In an ideal world I would delegate all the boring, time consuming stuff to a well paid assistant. I’ve noticed that’s what a number of very successful painters do. You need time to make, draw, explore ideas, experiment, move difficult pieces on to a better place, walk in nature and draw what you find there. But you also need time to read and look at images especially paintings and drawings, go to exhibitions, watch documentaries about nature and art.
If you’d asked me the question a few years ago my days would have been dominated by sitting in front of a computer screen writing and reading for a PhD in art-science but eventually I realised, although interesting, even fascinating, it was not where my talents lay nor what I should be doing with my life, although the experience has broadened my knowledge and understanding of the perception, philosophy, climate change science and, to a lesser extent, nature. It took me on special journeys with scientists to a Lake District peat bog, to Finland, Germany and the Atlantic Ocean which were memorable adventures, but in the end I have to be making art and these travels don’t necessarily help me to make better art.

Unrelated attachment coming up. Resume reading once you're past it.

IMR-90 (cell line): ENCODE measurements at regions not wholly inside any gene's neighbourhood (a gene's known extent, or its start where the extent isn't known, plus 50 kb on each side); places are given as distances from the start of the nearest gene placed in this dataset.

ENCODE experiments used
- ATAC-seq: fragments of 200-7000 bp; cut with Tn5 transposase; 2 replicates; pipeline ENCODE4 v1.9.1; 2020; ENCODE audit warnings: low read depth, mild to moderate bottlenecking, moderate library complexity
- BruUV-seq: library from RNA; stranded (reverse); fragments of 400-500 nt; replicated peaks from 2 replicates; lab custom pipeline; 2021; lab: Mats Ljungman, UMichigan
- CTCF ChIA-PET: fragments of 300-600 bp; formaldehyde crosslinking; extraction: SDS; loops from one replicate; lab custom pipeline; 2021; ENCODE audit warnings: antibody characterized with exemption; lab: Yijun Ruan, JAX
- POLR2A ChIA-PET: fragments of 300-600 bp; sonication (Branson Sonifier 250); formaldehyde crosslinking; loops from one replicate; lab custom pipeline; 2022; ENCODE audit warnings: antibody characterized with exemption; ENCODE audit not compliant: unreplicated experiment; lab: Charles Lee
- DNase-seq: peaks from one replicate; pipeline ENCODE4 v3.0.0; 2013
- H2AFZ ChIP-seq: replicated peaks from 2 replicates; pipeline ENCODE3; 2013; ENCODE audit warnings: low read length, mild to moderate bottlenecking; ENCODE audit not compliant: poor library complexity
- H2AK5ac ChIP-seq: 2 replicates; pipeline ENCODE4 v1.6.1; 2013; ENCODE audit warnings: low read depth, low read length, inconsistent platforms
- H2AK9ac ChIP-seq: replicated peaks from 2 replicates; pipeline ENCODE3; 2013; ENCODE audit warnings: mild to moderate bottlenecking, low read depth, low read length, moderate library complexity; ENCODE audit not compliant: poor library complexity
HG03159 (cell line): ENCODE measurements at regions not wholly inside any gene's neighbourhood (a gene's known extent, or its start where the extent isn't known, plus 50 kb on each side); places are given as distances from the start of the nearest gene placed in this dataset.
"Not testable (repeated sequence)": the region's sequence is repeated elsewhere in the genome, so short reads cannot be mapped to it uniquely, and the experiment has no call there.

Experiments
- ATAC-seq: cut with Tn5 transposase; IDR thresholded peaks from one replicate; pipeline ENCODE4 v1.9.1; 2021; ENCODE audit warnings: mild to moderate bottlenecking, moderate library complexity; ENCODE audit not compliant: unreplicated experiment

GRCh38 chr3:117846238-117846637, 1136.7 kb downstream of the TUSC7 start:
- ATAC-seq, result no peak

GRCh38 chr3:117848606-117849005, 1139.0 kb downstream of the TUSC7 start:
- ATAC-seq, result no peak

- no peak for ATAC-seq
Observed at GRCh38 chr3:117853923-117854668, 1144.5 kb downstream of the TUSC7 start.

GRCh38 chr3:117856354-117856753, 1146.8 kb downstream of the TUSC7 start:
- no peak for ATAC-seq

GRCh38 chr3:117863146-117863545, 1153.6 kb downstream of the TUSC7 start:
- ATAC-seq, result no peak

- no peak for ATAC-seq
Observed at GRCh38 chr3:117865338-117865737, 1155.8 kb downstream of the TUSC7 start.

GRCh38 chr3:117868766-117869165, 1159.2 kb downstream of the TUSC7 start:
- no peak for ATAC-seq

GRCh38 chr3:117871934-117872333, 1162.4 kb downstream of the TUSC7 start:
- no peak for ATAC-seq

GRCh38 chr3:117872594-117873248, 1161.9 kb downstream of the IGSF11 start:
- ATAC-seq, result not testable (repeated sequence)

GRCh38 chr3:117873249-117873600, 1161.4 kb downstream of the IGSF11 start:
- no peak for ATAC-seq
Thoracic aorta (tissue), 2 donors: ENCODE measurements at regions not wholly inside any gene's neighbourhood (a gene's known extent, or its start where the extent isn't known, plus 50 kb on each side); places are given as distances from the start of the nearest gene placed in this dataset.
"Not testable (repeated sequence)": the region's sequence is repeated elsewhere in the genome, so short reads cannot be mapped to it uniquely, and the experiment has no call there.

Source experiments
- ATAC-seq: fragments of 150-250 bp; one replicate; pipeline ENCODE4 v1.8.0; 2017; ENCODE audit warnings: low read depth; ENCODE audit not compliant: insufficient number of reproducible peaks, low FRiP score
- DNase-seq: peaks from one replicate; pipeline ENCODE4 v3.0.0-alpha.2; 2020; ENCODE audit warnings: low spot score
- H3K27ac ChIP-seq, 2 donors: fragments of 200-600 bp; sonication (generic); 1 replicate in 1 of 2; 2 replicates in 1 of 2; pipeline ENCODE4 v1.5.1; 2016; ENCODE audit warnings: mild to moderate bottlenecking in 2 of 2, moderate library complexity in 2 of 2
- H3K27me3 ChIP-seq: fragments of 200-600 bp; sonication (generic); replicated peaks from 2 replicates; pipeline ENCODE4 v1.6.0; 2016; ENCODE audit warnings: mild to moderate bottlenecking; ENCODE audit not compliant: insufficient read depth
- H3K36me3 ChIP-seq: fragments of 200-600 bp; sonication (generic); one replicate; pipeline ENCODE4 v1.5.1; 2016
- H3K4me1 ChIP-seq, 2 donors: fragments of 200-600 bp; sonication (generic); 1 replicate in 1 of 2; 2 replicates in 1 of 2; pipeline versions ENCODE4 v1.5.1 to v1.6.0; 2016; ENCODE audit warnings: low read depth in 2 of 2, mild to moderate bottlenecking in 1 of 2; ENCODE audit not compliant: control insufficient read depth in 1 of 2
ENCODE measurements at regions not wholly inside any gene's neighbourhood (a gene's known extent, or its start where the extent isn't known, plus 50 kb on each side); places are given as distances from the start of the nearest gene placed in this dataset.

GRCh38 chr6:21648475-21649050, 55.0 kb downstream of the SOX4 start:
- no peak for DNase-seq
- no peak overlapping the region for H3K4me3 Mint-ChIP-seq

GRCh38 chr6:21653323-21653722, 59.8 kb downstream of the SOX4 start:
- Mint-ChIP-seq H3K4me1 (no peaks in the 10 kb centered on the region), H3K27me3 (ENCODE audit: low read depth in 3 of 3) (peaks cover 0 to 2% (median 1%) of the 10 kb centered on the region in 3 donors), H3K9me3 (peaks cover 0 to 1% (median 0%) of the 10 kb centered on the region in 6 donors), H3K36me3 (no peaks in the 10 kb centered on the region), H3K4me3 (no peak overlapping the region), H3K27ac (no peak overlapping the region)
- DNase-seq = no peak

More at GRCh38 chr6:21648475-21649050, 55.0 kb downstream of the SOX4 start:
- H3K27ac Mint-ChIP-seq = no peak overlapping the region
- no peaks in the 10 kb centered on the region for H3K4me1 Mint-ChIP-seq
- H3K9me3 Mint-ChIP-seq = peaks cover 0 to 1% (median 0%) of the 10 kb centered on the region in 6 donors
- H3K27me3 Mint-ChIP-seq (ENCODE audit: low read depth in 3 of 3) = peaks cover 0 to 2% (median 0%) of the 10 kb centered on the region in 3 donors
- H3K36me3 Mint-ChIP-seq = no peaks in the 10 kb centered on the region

Is there one artist from the past that has had an influence on you?
No, far more than one! John Piper strongly influenced my techniques of outdoor drawing and I still lean on him to this day. Corot had a strong impact on my early outdoor painting as did Cezanne. Turner’s atmospheric skies and water continue to work on me. Edward Hopper’s tension in stillness, especially in his nocturnes, had a powerful effect for a while. Dod Proctor taught me portrait realism. Different artists keep you thinking and challenge what you’re doing. I’d like to be influenced more by Paul Nash but I’m also pulled in a different direction by Ivon Hitchens. Auerbach baffles but intrigues me.
You seem to be most inspired by the natural environment. What is it about being in nature that makes you want to create art?